- Timing is everything when it comes to effective pest management. Knowing when a pest is susceptible to which kind of pesticide is the key for successful control. Coupled with OBLR phenology, Dr. Jones identified four windows in time when OBLR control is effective: 1) 90 degree-days (DD) – larvicide application, when overwintering larvae are becoming active in spring, 2) 720 DD – ovicide application (e.g. oil), when eggs of the first summer generation are being deposited, 3) 900 DD – larvicide + oil application, when eggs and young OBLR larvae are abundant, and 4) 1800 DD – larvicide + oil application, when eggs and young OBLR larvae of the second summer generation are abundant.
- Cracking is one of the of the primary cull factors in sweet cherry production. There are two causes of cracking: rain-induced and plant internal-water-induced (internal-water) cracking. Rain-induced cracking is more common and is characterized by cracking in the stem-bowl or tip. Rain-induced cracking occurs when water is osmotically absorbed into the fruit from the fruit surface. Internal-water cracking is caused from excessive soil water being transported to, and accumulating in the fruit. Side cracking is often a symptom of internal-water cracking but can also be symptomatic of rain-induced side cracking if a water droplet collects between two adjacent fruit.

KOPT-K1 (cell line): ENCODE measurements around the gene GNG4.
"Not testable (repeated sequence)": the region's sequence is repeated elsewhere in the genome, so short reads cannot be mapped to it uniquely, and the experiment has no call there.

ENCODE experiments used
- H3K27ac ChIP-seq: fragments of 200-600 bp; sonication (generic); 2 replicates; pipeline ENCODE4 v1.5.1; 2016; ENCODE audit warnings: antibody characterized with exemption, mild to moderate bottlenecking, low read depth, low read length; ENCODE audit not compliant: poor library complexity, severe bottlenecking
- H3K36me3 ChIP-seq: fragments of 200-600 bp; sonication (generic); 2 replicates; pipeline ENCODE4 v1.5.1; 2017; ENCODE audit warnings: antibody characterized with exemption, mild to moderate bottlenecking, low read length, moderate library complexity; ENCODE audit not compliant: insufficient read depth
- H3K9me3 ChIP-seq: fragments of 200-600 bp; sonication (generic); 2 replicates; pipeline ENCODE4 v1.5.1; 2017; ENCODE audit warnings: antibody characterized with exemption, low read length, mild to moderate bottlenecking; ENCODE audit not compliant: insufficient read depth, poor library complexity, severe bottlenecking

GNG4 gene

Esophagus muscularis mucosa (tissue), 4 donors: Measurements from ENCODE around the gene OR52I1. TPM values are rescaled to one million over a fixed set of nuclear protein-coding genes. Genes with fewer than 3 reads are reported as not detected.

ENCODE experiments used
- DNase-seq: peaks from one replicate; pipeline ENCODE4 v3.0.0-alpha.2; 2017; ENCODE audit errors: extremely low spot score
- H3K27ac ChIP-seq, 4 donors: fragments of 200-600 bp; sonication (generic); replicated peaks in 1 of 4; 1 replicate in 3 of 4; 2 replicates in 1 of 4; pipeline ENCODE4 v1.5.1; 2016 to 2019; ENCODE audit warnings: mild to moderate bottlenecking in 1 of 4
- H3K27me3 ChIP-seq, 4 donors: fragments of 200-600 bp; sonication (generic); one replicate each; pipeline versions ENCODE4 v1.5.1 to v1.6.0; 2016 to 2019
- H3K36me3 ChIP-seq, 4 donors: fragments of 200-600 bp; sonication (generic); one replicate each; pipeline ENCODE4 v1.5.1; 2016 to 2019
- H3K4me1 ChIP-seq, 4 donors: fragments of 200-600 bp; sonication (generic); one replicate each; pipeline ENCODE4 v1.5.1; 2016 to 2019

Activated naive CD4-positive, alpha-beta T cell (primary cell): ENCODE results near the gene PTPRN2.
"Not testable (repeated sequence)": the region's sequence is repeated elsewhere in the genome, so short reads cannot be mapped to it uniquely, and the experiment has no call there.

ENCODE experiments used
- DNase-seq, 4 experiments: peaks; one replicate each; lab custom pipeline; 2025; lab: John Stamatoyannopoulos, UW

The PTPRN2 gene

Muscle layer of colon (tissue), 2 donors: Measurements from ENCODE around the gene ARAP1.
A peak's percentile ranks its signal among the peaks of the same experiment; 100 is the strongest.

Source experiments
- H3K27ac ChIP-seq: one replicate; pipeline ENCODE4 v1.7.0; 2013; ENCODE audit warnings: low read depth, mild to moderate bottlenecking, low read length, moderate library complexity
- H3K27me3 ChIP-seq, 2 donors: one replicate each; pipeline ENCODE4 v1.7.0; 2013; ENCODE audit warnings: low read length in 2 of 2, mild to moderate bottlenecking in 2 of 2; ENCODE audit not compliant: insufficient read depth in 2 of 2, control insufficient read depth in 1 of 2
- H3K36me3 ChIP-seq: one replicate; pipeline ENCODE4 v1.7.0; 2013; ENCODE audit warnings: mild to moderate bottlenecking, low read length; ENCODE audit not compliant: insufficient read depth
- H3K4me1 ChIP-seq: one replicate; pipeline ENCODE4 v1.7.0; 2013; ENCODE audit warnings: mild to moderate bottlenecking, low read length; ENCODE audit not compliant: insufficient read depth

- Weed size is a significant factor influencing the management of weeds with foliar applied herbicides. Larger weeds are notoriously difficult to control, as compared to smaller-sized plants. Herbicide escapes can compete with the current crop by competing for light, nutrients, and water. Weed escapes can also affect crop performance in following seasons via the seeds that they contribute to the soil seedbank.
- With the large number of fire blight infections last year plan as if fire blight is in your neighborhood this year. Time will tell in the next week or so if conditions will be favorable during bloom. But I think this year it is important to be prepared for high pressure. Using biologicals as part of your integrated program for conventional or organic is an important tool to help reduce the build up of the pathogen in flowers. Consider using Blossom Protect (Aureobasidium pullulans, yeast) or Bloomtime biological (less russet risk). When using Blossom Protect make sure to follow these tips.
- Pear psylla control is becoming increasingly difficult, especially in regions of the Pacific Northwest like the Wenatchee Valley where pear orchards dominate the landscape. In high pressure locations, an important factor in pear psylla control is delaying their immigration and egg laying in the early spring. WSU recently tested a number of products for repellency. Results are reported here.
- Drs. Bruce Barritt, Ines Hanrahan and Mr. Tom Auvil describe WA38 'Cosmic Crisp™' cultivar characteristics, tree handling, rootstocks, pollination, thinning, the issue of stem punctures, stem clipping, fruit size, shape, color and post harvest performance.
- An evaluation of the use of photoselective anti-hail netting is underway to reduce sunburn and improve productivity of 'Honeycrisp' apple in trials a commercial orchard in Quincy, WA. This video describes the methods used and preliminary observations.